0
$\begingroup$

I have a row of values that I partition into a table.

row = {1, 2, 3, 4, 5, 6, 7, 8, 9, 10, 11, 12};
rowPartitioned = Partition[row, 6]

{{1, 2, 3, 4, 5, 6}, {7, 8, 9, 10, 11, 12}}

Now I want to partition again to get the result

{{1, 2}, {7, 8}, {3, 4}, {9, 10}, {5, 6}, {11, 12}}

How could I do the second partitioning?

Another example :

Starting with the 210 value row, with values 1 to 210, the output nested table would have 6 columns and 35 rows:
(1-6) (31-36) (61-66) (91-96) (121-126) (151-156) (181-186) (7-12) (37-42) (67-72) (97-102) (127-132) (157-162) (187-192) (13-18) (43-48) (73-78) (103-108) (133-138) (163-168) (193-198) (19-24) (49-54) (79-84) (109-114) (139-144) (169-174) (199-204) (25-30) (55-60) (85-90) (115-120) (145-150) (175-180) (205-210)

$\endgroup$
  • $\begingroup$ Partition[row, 2][[Riffle[Range[1, 3], Range[4, 6]]]]? $\endgroup$ – Henrik Schumacher Jan 15 '19 at 22:16
  • $\begingroup$ The first partition increased the depth while the second didn't, what is the rule? Please do not delete question if you want to edit it. $\endgroup$ – Kuba Jan 15 '19 at 22:19
1
$\begingroup$

Does this provide what you're looking for?

matrix = Flatten[Transpose[Partition[#, 6] & /@ Partition[Range[210], 30]], 1]

If you want it to display as a table, you can use:

matrix//MatrixForm

The first row matrix[[1]] gives {1,2,3,4,5,6}, the second matrix[[2]] gives {31,32,33,34,35,36}, and the first column matrix[[All, 1]] gives {1,31,61,91,121,151,181,7,37,67,97,127,157,187,13,43,73,103,133,163,193,19,49,79,109,139,169,199,25,55,85,115,145,175,205}.

|improve this answer|||||
$\endgroup$
  • $\begingroup$ Thanks, that works great! $\endgroup$ – Jamie M Jan 16 '19 at 7:26
  • $\begingroup$ @JamieM No problem, I'm glad it works! $\endgroup$ – MassDefect Jan 16 '19 at 16:09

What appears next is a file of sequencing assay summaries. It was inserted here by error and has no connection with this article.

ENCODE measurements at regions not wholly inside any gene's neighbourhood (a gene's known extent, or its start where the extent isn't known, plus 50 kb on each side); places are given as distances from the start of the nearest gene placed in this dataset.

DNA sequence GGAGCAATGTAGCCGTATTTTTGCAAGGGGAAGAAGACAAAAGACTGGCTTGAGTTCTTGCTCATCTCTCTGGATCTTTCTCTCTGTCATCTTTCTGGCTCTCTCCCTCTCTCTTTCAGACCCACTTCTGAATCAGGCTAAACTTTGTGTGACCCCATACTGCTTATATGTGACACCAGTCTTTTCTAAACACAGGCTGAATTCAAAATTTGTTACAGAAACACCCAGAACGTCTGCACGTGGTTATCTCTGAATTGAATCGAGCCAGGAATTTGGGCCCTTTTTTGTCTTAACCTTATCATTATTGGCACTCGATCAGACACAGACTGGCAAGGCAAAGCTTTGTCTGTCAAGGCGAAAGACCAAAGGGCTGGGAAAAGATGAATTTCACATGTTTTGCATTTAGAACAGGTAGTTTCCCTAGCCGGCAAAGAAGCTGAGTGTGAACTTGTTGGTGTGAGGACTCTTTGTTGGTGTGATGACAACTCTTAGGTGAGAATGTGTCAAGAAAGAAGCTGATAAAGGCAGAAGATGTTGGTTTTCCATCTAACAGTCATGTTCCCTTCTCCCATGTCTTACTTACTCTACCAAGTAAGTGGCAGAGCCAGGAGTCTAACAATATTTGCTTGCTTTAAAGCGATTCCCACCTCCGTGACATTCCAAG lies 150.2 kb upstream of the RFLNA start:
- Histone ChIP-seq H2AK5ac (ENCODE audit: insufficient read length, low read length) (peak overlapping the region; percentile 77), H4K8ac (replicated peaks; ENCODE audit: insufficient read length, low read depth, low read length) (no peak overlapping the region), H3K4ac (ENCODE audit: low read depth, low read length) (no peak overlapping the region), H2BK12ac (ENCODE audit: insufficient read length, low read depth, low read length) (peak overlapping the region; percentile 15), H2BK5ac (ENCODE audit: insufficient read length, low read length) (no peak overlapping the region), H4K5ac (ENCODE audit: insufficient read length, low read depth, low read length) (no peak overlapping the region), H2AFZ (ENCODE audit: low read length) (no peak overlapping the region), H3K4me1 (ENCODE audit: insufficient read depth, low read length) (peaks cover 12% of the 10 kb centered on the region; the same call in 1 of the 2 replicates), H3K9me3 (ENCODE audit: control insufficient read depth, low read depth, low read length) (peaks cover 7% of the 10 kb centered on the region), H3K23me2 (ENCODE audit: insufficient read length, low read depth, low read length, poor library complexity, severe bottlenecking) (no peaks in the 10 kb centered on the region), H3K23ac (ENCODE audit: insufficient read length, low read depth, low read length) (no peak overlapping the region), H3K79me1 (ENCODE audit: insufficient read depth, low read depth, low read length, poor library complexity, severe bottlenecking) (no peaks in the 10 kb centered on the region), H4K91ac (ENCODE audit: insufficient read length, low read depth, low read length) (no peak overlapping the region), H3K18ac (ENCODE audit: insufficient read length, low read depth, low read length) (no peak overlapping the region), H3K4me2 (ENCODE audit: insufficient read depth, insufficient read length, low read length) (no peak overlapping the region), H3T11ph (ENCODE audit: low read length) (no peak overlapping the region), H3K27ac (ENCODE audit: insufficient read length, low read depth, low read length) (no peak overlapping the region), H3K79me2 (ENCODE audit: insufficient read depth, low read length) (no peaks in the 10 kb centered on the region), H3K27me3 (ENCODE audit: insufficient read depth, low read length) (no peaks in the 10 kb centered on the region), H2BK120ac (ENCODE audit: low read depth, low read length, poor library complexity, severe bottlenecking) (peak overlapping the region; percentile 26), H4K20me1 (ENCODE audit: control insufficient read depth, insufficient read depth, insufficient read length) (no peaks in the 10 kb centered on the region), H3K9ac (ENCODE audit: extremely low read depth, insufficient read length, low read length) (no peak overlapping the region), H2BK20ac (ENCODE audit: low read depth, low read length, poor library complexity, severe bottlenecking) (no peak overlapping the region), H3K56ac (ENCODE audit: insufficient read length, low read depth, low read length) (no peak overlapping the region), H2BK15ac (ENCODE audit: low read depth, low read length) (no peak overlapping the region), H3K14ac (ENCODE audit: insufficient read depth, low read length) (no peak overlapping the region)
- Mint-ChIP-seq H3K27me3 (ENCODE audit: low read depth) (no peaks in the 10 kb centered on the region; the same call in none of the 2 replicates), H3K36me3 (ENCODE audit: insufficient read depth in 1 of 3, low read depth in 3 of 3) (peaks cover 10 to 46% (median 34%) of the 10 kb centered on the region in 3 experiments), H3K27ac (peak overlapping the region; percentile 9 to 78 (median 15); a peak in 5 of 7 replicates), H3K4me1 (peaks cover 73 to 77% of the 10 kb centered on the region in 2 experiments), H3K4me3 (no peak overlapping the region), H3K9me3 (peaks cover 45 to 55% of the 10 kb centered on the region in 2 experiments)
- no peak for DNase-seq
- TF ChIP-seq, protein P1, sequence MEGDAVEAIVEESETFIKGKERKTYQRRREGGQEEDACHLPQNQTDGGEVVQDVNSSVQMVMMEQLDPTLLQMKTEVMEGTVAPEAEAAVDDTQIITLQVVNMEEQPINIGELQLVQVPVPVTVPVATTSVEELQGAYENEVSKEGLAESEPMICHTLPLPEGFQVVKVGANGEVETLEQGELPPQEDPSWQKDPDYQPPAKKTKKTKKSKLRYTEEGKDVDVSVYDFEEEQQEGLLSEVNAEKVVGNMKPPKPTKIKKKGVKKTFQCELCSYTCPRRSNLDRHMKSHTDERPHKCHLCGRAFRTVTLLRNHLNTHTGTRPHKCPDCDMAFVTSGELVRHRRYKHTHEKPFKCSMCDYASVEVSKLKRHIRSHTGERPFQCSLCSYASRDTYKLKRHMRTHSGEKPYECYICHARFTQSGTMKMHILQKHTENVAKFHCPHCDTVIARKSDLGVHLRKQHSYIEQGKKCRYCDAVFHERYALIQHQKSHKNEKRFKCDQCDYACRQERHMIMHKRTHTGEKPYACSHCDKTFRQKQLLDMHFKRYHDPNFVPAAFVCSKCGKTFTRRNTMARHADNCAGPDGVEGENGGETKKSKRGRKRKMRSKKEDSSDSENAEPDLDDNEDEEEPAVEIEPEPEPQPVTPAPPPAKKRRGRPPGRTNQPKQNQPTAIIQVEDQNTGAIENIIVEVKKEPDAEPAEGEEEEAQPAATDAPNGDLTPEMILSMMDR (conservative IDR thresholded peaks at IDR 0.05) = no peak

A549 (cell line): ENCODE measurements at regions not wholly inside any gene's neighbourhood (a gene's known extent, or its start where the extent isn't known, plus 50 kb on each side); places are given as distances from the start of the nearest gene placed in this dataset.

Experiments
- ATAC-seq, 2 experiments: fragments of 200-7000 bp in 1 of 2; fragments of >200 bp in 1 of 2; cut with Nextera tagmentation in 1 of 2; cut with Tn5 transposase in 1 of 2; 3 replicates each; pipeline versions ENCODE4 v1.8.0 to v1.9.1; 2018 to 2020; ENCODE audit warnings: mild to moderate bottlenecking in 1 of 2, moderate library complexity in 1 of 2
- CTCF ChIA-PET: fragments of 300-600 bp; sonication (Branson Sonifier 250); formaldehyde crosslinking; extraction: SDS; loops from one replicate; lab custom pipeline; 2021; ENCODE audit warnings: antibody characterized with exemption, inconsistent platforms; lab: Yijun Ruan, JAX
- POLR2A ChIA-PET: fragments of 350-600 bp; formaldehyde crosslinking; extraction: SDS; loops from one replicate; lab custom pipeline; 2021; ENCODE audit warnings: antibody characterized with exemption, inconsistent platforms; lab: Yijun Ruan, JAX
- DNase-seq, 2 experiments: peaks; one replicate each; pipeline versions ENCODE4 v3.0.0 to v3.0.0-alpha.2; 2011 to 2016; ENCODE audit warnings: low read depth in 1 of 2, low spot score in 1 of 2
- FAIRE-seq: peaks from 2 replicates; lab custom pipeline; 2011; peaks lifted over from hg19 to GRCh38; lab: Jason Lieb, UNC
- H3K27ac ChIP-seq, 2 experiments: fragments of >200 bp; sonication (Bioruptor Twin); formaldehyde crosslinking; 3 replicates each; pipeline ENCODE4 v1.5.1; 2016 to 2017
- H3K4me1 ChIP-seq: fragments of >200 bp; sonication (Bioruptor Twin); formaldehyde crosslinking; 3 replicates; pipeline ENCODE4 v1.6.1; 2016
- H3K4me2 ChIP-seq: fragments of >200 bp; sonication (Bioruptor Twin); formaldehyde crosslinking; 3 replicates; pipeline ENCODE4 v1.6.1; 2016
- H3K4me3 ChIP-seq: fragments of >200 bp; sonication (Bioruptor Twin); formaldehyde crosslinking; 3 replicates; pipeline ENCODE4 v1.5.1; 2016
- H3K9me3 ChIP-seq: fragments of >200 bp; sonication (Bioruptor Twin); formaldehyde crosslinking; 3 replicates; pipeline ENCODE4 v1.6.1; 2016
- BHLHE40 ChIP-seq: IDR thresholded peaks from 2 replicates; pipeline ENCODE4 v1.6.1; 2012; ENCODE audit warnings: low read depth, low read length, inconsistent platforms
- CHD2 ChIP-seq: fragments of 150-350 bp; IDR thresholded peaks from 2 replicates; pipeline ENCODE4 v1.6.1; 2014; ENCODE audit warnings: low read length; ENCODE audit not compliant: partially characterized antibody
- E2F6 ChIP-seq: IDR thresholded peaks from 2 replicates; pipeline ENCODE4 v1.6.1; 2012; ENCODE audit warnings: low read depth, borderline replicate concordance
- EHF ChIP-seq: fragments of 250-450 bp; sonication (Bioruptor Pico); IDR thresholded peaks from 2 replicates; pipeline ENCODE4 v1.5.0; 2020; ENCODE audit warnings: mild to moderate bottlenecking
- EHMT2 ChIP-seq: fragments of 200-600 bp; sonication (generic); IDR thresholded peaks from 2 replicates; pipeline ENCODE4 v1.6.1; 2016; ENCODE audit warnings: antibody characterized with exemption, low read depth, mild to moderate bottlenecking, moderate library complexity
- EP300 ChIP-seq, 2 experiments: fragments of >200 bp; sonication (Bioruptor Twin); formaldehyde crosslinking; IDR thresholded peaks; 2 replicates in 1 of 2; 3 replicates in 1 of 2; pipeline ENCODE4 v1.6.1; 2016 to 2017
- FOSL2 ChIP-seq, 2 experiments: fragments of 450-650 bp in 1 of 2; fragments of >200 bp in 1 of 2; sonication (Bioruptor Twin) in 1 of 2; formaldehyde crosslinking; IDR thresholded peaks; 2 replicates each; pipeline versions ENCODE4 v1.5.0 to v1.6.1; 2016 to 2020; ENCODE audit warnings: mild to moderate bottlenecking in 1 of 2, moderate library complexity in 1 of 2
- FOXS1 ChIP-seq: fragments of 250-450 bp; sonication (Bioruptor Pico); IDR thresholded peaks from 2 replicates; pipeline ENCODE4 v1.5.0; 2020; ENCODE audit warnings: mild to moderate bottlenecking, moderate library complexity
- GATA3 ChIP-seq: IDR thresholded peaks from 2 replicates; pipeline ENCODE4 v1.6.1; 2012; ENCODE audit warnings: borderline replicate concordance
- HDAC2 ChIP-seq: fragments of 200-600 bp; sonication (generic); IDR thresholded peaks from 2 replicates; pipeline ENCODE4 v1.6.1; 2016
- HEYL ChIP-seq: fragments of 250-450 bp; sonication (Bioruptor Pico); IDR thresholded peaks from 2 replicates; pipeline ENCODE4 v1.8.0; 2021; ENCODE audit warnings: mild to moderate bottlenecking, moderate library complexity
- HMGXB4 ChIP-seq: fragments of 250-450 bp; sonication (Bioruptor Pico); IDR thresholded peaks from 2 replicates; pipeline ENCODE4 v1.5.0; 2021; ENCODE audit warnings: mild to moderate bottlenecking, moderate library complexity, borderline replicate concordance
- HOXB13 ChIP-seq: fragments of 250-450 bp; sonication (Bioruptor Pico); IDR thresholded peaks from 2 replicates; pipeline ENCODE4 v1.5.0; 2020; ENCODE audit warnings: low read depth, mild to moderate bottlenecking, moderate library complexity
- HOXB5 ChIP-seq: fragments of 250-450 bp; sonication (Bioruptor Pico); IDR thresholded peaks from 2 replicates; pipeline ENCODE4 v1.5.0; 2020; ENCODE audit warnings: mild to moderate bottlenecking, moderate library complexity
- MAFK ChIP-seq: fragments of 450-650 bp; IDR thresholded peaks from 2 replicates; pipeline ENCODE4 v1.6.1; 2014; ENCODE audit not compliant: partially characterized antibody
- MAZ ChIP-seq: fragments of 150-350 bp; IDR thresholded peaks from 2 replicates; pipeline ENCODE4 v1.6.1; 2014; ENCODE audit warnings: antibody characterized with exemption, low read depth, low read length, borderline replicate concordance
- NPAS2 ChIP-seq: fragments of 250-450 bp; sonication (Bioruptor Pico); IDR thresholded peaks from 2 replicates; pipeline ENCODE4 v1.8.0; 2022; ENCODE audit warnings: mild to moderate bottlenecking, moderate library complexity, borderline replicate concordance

• $\begingroup$ If the resultant matrix has row1: XXYY, row2: AABB, row3: WWEE, row4: TTGG, how could that be further nested to give row1: XX, row2: AA, row3: WW, row4: TT, row5: YY, row6: BB, row7: EE, row8: GG. $\endgroup$ – Jamie M Jan 23 '19 at 8:30
  • $\begingroup$ @JamieM The first things that come to mind are Join[mat[[All, 1;;2]], mat[[All, 3;;4]]] or Flatten[Transpose[Partition[#, 2]&/@mat], 1] where mat is just your values above. $\endgroup$ – MassDefect Jan 23 '19 at 8:52
  • $\begingroup$ Thanks, creating 5-nested (or more) tables now with that. $\endgroup$ – Jamie M Jan 23 '19 at 14:34
1
$\begingroup$
Riffle @@ (Partition[#, 2] & /@ rowPartitioned)

which gives output:

{{1, 2}, {7, 8}, {3, 4}, {9, 10}, {5, 6}, {11, 12}}

Is that what you mean?

|improve this answer|||||
$\endgroup$
  • $\begingroup$ Hi, yes. I am trying to get a general solution for larger rows, for example, the row of values 1 to 210 (210 values). First partitioning that into 7 equal parts (1 to 30),(31 to 60),..(181 to 210). Then partition each of those 30 value rows into 5 equal parts, each 6 columns by 5 rows, and join all the data so the final nested table result would have 6 columns and 35 rows. The final nested table first column values are: 1,31,61,91,121,151,181,7,37,67,97,127,157,187,13,43,73,103,133,163,193,19,49,79,109,139,169,199,25,55,85,115,145,175,205. $\endgroup$ – Jamie M Jan 15 '19 at 23:51

Your Answer

By clicking “Post Your Answer”, you agree to our terms of service, privacy policy and cookie policy

Not the answer you're looking for? Browse other questions tagged or ask your own question.